Throwback gadget: Sennheiser HD250 II Linear headphones

The Sennheiser HD250 II Linear came from a time before Dr Dre and Lady Gaga had their own headphone lines. Quality headphones were dominated by German and Austrian companies. The three companies were AKG, Beyerdynamic and Sennheiser. These companies had a number of things in common: their headphones were very well made, sounded amazing and many of the parts were user serviceable.

Sennheiser, AKG and Beyerdynamic now

AKG designs haven’t changed that much (because they don’t need to), but the company has moved production from Austria to China since it is now part of the Harman conglomerate of audio equipment. The main difference that I have noticed is that the plastic mouldings aren’t as good as the Austrians used to do.

Beyerdynamic is still a German family-owned business that keeps making technological progress. They have still managed to keep on building headphones to the same high standard it always has done. The most recent headphones that I bought were a set of Beyerdynamic DT150s. They look crude, but are robust, well-made and sound great.

Sennheiser like Beyerdynamic is still family-owned but taken a more fad-centric attitude to it’s headphone design. Its HD25 and HD25-SP models hark back to HD414 which was originally sold back in 1967. Most of the rest of the designs take their cues from the Sony and Technics headphones from the late 1990s onwards.  I have a set of HD25 headphones but they aren’t my favourite Sennheiser set, I tend to wear them when I am traveling as they are pretty space efficient.

Sennheiser have been on a role since the HD414 in 1967, by the time the early 1979 came around Sennheiser bought out the game changing HD420 with a modernist design. These were noticeable for their great comfortable headband, lightweight, great sound and value for money. The problem was that they were ‘open’ in design. That means that they allowed other people to hear your music and could easily hear ambient noise from your surroundings. Eventually they created a closed version of these headphones and tweaked them to come up with the Sennheiser HD 250 II Linear.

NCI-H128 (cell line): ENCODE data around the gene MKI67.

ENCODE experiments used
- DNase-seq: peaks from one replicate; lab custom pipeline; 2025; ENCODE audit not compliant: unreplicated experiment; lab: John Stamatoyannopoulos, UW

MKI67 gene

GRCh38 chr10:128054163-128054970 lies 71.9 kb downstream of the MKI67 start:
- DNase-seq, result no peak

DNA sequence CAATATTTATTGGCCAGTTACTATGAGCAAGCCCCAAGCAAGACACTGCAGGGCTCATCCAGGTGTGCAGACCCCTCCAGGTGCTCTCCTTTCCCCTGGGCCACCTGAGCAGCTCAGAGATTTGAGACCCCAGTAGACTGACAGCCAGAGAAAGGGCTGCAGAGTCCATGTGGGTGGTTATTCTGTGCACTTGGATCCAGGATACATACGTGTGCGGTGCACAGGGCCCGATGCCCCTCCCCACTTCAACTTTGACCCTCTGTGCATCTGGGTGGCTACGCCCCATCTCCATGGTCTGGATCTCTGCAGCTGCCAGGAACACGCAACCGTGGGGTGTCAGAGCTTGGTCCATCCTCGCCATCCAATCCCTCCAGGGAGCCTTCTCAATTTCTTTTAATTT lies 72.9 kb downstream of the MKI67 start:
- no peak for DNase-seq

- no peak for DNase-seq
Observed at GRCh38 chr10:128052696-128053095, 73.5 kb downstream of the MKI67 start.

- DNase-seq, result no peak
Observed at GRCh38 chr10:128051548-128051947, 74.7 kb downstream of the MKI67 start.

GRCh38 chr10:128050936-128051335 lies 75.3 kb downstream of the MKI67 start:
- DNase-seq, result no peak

Sennheiser HD 250 II Linear headphones
These headphones are big, but don’t look bulky. They are aesthetically pleasing which is more than you can say for their peers back in the day or even now. I have worn them all day without any discomfort or sweatiness. Pretty much every part is user replaceable making them ideal as a long term purchase (and environmentally friendly to boot).

The rivals

I’ve worn most of the rival headphones to the Sennheiser HD250 II Linear:

  • Sony’s MDR-7506 are loud and reliable. Which is why they are popular in APAC and amongst many people in video
  • The AKG K270 are comfortable and light, but sound less accurate than Beyerdynamic’s DT150.
  • Beyerdynamic’sDT100 and DT150 are great headsets, but they feel bulky. The sound is pleasant accurate but doesn’t have the space and detail of the Sennheisers
Sennheiser HD250 II Linear pros and cons

Sennheiser HD250 II Linear headphones have an open sound more like listening to loudspeakers. They are still insulated enough for DJing and being a good citizen on public transport. They are very accurate allowing you to hear flaws in digital sound sources. For instance iTunes on my Mac and my iPod sound clipped with a slight metallic quality and the bass sounds thin; even when compared to CD. (I use an old HHb CD-Recorder player based on the old Pioneer ‘turntable’ CD mechanism and a Technics SLZ-1200 as my primary CD players). Vinyl sounds warmer and more rounded. It does make me wonder how digital dance music can become without decent bass response but that’s a whole other blog post.

There are some aspects of the Sennheiser HD250 II Linear that are an acquired taste from a design point-of-view. They have a straight cable rather than a coiled ‘telephone’ style cable. I prefer the coiled cable design but some people find that it pulls so its a matter of personal preference. The cabling design is a simple ‘Y’ design rather than running around inside the headphones like the HD 25. However this means that they are easy to service and there is less to go wrong.

Sennheiser, if you get to read this article please bring the HD250 II Linear model back, or at the very least keep making spare parts for them and keep the parts readily available to consumers.